The Nutrition Nook is a monthly column featuring nutrition information for healthy eating. This month we’ll hear from Denine, who writes HEPSA Living Healthy Online blog. Denine is the creator of the HEPSA Living Healthy Online blog and is the President of HEPSA Living Healthy with an extensive educational and practical background in the healthcare field. *Remember to consult your primary care physician or dietitian before beginning a new nutrition regimen.*
It is that time again to play in the dirt! April is National Garden Month where every community, organizations and individuals nationwide start to toil the soil and nurture their plants. Spring is the time to get rid of the old (such as weeds and hard clay soil) and bring in the new (such as compost – black gold and fresh organic plants). Since the recession has caused a strain in the wallet, there are more people who are now into planting and becoming involved in community gardens. This has saved people money by growing their own of fruits, vegetables and herbs. There are many ways that you can get into the spirit of starting a community garden. One way is doing a Multicultural Community Garden where you can plant different fruits, vegetables and herbs from around the world that are acceptable based on the planting zone that you live. To find out what plant zone you are in click here (http://www.garden.org/zipzone/) . It is also good to seek out neighbors from various ethnic groups to learn about their native cuisines and gardening techniques.
Your community garden group can plant a row for the hungry since there is an estimated 33 million Americans, including 13 million children, who resort to emergency foods because they cannot afford to purchase the food they need. Being a Volunteer Master Gardener, I was able to assist the local public library’s Master Gardener’s Vegetable Garden where we were able to donate weekly pounds of organic vegetable to the local soup kitchens. If every community garden in the United States was able to plant a row of vegetable and fruit for the hungry, what a huge difference it would make to every community.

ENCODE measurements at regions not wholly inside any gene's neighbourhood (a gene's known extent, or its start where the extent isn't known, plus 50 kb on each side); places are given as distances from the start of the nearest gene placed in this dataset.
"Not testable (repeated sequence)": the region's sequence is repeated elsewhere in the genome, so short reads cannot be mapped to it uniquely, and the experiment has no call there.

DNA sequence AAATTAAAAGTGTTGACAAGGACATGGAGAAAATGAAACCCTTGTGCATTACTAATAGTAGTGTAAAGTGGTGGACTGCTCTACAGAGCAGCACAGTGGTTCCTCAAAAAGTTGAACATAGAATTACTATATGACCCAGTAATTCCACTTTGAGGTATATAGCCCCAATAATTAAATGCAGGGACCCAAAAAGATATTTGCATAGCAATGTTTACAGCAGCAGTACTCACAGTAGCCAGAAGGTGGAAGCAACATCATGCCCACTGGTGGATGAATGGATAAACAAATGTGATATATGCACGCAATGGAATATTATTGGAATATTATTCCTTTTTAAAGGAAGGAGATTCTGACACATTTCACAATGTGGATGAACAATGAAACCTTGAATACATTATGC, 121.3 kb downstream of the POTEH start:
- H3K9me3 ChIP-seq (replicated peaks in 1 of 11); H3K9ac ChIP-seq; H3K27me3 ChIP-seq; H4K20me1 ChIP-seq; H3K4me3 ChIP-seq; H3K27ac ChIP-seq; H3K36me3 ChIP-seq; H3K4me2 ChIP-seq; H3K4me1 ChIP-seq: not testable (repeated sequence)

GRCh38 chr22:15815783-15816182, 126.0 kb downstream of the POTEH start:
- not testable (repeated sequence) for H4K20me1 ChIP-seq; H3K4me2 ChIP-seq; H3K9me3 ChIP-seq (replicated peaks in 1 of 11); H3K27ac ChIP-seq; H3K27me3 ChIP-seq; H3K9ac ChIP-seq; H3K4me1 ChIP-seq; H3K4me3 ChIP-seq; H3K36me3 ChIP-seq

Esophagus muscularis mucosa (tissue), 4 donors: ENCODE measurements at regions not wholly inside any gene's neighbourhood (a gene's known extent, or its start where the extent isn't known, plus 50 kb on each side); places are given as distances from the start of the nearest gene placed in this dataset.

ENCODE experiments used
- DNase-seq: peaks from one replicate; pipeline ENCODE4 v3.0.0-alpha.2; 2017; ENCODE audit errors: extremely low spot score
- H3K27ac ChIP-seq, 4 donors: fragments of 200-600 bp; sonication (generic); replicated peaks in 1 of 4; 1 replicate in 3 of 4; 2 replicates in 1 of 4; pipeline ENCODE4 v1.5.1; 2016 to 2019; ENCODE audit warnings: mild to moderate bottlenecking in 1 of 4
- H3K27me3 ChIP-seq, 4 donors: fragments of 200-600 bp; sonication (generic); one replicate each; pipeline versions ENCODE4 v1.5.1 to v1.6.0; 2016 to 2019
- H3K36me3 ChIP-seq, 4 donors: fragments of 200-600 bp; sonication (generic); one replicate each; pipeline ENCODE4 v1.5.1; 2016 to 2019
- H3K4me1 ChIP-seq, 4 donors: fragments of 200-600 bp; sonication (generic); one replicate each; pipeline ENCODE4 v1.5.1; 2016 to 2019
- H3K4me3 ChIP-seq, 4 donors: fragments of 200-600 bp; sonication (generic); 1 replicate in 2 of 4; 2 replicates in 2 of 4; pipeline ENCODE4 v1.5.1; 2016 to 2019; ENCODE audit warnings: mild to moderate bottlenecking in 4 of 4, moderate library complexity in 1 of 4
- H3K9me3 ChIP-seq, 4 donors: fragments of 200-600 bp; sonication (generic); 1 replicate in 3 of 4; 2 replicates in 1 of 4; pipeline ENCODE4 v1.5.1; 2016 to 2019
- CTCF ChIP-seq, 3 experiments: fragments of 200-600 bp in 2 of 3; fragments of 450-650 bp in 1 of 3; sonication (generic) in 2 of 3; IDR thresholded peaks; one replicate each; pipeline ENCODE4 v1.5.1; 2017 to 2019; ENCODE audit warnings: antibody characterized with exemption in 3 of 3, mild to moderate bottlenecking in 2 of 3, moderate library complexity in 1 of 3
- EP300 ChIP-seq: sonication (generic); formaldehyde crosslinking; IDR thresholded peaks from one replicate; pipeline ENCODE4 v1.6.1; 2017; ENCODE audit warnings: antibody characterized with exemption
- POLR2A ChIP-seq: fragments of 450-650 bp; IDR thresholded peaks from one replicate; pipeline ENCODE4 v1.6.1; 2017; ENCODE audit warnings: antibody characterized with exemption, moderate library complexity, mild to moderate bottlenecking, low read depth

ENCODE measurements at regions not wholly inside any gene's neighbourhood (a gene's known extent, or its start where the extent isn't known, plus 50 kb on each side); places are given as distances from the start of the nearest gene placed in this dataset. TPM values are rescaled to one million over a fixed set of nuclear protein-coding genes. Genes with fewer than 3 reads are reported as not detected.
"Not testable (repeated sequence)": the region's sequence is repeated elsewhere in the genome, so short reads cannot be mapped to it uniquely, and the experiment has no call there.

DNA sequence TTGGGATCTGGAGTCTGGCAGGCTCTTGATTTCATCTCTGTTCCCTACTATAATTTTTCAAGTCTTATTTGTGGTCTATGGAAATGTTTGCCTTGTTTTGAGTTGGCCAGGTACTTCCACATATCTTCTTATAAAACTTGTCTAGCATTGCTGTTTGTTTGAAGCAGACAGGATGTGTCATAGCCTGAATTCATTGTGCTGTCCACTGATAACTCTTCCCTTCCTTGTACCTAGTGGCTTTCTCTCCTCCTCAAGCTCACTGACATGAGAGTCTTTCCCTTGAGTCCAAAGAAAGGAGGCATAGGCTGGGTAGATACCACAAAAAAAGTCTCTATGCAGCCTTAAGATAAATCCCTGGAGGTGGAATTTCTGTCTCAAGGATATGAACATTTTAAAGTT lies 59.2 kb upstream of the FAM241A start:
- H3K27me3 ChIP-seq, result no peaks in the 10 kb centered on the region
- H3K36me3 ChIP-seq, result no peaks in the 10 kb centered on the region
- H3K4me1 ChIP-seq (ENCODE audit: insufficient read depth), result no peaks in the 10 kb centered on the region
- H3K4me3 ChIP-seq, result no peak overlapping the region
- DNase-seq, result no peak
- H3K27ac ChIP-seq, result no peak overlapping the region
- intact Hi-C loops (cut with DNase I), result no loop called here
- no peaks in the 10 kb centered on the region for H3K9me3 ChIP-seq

Have you ever gone to the local garden store to find the “best plant” to purchase and take it home to find out that it was not? The best plants are not found in the local garden center or seed catalogs. Instead, the best plants are found by gatherings of quick cuttings or by collecting seeds from the communities’ gardens. To get these best plants, your neighborhood community garden can organized a plant swap event, which would encourage others to share their favorite plant specimens. You can also share cutting of one of your favorite landscape or house plants with your neighbors in the community.
Another way to gather neighbors, friends and family to participate in starting a community garden is to celebrate important “green” holidays such as Earth Day (April 22) and National Arbor Day (April 25). Earth Day is a celebration of green living where the community gardeners can learn about organic gardening, green landscaping and recycling. On National Arbor Day, the community gardeners can come together to plant trees to provide shade and landscape for the neighborhood areas.
Now that winter is finally gone and spring is here, try to make an effort to meet and greet your neighbors and start a community garden today. To learn more about gardening check out the Living Healthy Website: http://livinghealthy1.org/.